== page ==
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Army Sgt. 1st Class David J. Hartman, 27, Merced; among 3 killed in blast

Sgt. 1st Class David Hartman knew the tough, dangerous realities of war. As a soldier in the U.S. Army, he had seen combat in Afghanistan and later in Iraq.

After those tours, the California native was committed to remaining in the military, but decided it was time to try something new. He completed the Army’s civil affairs training program and left in November for Pakistan, where he focused on coordinating the construction of schools and other humanitarian projects.

“He had done the shooting,” said his mother, Trea Bacon. “He wanted to become a more giving person; he wanted to help people. He wanted to keep serving his country, but he wanted to do it in a different way.”

So it was with cruel irony that Hartman, 27, was killed Feb. 3. An improvised explosive device detonated near his vehicle in the Lower Dir district of Pakistan’s North-West Frontier Province, according to the Army. At the time of the attack, which claimed the lives of two other servicemen, Hartman was on his way to attend the opening ceremony of a girls’ school that he had helped to build.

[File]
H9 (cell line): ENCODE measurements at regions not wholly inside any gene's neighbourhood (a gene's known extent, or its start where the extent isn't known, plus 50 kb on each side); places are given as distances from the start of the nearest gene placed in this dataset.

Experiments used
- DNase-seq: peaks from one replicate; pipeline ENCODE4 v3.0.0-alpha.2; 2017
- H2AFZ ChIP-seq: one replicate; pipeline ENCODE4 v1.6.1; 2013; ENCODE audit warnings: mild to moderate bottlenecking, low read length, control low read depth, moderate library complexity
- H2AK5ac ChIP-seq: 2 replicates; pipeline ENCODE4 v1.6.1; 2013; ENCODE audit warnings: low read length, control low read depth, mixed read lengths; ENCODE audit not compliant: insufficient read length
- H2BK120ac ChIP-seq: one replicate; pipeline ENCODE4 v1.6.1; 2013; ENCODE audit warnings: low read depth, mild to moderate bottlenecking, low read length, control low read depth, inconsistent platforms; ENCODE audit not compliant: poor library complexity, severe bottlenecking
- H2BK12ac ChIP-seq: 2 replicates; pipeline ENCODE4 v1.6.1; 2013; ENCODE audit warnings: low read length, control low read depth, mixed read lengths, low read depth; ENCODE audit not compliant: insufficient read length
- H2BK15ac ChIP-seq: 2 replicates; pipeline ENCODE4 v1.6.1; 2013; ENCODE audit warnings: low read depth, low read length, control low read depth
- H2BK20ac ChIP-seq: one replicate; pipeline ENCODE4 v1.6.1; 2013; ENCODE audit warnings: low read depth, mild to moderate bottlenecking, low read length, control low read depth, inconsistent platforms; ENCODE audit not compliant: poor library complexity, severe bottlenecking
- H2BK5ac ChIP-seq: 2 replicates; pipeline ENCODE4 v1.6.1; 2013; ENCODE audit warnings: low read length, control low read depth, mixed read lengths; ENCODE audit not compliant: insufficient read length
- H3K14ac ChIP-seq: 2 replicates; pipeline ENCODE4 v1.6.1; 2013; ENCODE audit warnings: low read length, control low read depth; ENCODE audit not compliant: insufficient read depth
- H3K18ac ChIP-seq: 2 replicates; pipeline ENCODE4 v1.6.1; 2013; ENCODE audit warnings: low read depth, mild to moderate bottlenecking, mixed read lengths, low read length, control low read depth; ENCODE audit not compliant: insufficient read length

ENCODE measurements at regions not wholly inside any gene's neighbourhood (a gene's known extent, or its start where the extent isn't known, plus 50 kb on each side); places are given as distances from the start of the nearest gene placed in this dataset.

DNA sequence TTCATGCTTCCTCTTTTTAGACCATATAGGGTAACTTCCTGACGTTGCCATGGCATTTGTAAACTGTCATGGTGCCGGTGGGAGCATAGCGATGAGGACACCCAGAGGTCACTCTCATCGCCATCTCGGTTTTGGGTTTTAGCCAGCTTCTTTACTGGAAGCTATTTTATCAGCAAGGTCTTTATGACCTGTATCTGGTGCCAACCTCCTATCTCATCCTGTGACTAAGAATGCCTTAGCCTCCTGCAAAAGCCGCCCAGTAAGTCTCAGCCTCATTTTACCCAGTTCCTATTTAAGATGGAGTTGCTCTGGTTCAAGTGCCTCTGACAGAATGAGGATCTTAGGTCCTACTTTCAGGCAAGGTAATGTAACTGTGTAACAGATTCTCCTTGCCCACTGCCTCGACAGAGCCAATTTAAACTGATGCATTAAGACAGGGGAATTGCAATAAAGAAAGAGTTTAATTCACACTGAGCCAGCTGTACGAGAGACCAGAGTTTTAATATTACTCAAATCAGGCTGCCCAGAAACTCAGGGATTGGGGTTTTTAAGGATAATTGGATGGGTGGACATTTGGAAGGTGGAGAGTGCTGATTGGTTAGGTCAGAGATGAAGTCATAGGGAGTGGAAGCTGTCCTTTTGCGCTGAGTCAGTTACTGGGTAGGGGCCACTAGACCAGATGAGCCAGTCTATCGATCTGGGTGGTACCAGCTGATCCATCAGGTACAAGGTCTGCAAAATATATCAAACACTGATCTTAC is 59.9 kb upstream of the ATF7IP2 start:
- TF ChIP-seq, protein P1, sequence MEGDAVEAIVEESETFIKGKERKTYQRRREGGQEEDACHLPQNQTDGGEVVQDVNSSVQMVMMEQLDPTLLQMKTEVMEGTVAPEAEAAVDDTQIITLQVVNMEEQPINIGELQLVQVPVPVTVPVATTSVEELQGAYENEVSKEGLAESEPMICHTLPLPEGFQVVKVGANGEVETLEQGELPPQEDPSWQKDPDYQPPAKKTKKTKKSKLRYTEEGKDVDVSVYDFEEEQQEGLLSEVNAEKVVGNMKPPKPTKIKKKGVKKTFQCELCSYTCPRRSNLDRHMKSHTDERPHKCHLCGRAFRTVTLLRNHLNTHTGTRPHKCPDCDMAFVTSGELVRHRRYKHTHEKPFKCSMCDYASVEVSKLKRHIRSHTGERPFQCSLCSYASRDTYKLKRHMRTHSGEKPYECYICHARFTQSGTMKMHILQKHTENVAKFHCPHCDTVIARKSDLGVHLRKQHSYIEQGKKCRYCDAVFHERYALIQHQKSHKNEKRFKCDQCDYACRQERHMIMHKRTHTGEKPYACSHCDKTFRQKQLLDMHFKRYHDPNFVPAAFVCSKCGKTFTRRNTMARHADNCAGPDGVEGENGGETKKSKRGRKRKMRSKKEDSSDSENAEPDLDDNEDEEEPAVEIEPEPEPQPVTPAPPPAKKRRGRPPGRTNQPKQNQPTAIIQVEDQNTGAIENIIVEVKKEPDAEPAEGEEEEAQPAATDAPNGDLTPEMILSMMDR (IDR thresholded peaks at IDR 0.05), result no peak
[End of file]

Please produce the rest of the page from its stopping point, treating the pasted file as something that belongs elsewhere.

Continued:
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Hartman was assigned to the 96th Civil Affairs Battalion (Airborne), 95th Civil Affairs Brigade (A) at Ft. Bragg, N.C. He was buried at Arlington National Cemetery in Virginia and posthumously awarded the Bronze Star, one of the military’s highest honors.

Born in Merced, Calif., Hartman lived with his father in Lathrop, in the Modesto area, until he was 12. As a teenager, he went to live with his mother and stepfather, who also served in the Army and was stationed in Japan. It was there that the boy, who deeply admired his stepfather, cemented his decision to join the military, his mother and father said.

Hartman enlisted immediately after graduating from the high school he attended on a U.S. Air Force base in Okinawa. Because he was still only 17 at the time, Bacon had to give permission for her underage son.

Hartman threw himself into the civil affairs assignment, Bacon said. “He loved building a rapport with the people. He wanted to show them that we weren’t bad.”

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In 2007, Hartman married a high school friend after the two reconnected and quickly fell in love, his mother said. Shortly before he deployed to Pakistan, Hartman’s wife, Cherise, became pregnant with their second child. The pair had a deal: if it was a girl, then Hartman would get to name her, Bacon recalled. They learned later it will, in fact, be a girl. Her name will be Catherine Isis. She is due to be born in the coming weeks.

Cherise Hartman and the couple’s toddler son live in North Carolina, where Hartman’s unit was based.

“He’d tell me, ‘You don’t have to worry anymore, Mom. I’m not kicking in doors and doing the dangerous stuff anymore.’ That’s why it was such a shock when we heard,” Bacon said. “As a mother, I just want everyone to know what a special person he was and be as proud of him as I am.”

joel.rubin@latimes.com

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